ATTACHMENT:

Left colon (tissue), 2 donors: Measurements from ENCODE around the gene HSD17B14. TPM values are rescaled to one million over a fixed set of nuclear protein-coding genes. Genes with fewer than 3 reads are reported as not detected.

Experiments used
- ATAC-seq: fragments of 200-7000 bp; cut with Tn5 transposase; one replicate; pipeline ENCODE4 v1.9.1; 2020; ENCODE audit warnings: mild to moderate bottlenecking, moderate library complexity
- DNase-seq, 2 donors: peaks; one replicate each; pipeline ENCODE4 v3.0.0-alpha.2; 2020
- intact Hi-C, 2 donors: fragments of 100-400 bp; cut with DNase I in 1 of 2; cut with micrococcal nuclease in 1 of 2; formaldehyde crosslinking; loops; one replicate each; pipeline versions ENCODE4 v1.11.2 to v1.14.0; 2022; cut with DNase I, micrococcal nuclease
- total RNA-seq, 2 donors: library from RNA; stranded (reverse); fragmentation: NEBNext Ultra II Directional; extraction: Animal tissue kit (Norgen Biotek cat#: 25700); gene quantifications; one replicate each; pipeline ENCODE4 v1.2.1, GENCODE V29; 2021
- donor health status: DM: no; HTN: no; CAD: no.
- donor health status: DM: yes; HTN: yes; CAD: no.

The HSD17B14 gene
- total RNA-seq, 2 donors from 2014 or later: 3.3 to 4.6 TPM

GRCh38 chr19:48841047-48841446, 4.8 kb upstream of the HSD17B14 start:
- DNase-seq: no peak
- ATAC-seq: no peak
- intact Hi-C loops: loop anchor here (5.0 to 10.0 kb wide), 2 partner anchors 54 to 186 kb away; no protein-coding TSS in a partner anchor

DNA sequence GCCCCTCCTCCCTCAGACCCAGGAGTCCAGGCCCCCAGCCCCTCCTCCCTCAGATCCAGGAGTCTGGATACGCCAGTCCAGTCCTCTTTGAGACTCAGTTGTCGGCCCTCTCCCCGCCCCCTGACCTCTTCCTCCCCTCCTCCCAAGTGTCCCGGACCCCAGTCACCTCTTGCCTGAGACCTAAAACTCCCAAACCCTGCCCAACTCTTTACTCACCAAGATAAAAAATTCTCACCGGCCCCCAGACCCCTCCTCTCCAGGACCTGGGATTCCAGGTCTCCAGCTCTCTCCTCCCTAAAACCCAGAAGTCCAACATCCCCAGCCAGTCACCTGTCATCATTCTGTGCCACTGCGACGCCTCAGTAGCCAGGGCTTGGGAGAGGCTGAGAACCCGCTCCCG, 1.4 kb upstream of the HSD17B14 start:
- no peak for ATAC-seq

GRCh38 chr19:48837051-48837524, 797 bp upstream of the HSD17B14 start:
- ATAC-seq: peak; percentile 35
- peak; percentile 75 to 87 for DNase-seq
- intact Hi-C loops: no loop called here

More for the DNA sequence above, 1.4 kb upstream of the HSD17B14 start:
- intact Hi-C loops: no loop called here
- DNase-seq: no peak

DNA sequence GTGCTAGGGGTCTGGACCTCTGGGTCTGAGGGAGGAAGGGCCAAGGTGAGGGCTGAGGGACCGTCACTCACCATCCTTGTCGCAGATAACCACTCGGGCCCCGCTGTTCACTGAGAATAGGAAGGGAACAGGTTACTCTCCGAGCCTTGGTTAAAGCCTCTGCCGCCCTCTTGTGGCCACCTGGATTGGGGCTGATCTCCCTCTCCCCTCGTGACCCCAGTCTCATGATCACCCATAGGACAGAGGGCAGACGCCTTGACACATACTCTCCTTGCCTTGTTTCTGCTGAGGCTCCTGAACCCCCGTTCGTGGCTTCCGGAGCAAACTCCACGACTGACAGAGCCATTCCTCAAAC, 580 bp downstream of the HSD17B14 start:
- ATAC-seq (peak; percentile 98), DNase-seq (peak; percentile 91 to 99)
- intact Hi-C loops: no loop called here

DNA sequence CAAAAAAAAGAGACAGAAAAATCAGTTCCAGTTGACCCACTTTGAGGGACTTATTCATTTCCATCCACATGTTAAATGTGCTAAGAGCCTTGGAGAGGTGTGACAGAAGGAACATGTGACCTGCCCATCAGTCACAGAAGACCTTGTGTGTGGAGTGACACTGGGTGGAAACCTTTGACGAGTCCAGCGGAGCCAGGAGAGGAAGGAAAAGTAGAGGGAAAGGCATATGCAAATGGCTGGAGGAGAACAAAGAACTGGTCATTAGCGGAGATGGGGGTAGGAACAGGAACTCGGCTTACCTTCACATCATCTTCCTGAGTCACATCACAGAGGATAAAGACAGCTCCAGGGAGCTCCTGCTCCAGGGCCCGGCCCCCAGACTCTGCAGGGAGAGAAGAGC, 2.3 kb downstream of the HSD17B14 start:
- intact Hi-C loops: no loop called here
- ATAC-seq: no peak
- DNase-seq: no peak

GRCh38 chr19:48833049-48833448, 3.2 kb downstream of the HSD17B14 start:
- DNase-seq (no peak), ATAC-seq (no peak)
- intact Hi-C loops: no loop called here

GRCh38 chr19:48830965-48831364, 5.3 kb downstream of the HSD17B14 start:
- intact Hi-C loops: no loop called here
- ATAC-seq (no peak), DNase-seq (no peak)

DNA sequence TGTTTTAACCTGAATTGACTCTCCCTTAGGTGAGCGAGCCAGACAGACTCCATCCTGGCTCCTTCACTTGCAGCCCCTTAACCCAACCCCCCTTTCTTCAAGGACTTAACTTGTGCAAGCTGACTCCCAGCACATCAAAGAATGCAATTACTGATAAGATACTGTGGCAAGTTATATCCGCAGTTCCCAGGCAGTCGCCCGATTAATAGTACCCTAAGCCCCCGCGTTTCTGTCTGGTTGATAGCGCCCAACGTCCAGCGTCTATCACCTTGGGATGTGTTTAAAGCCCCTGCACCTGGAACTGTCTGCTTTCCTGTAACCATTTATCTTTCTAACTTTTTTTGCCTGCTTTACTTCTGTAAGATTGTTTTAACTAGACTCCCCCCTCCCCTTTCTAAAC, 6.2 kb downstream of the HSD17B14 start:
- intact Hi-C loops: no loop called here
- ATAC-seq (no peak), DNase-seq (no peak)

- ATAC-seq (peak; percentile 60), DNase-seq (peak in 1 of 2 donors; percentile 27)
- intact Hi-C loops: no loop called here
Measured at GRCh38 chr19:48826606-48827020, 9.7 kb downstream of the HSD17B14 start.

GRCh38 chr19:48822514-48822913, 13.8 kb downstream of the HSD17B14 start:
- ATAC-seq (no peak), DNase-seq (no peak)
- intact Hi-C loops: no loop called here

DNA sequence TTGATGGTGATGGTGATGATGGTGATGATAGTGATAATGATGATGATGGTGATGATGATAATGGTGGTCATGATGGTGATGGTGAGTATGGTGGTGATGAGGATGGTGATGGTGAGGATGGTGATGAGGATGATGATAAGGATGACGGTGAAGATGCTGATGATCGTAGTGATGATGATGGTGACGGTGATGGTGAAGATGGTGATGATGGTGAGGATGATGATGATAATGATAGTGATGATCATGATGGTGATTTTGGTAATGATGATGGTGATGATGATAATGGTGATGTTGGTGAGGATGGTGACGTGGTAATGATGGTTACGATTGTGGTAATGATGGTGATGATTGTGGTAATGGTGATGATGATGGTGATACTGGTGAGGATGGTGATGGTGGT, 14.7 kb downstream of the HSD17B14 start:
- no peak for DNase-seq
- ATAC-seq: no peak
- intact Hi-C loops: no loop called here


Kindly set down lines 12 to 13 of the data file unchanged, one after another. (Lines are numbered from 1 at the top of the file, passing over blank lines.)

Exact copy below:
- DNase-seq: no peak
- ATAC-seq: no peak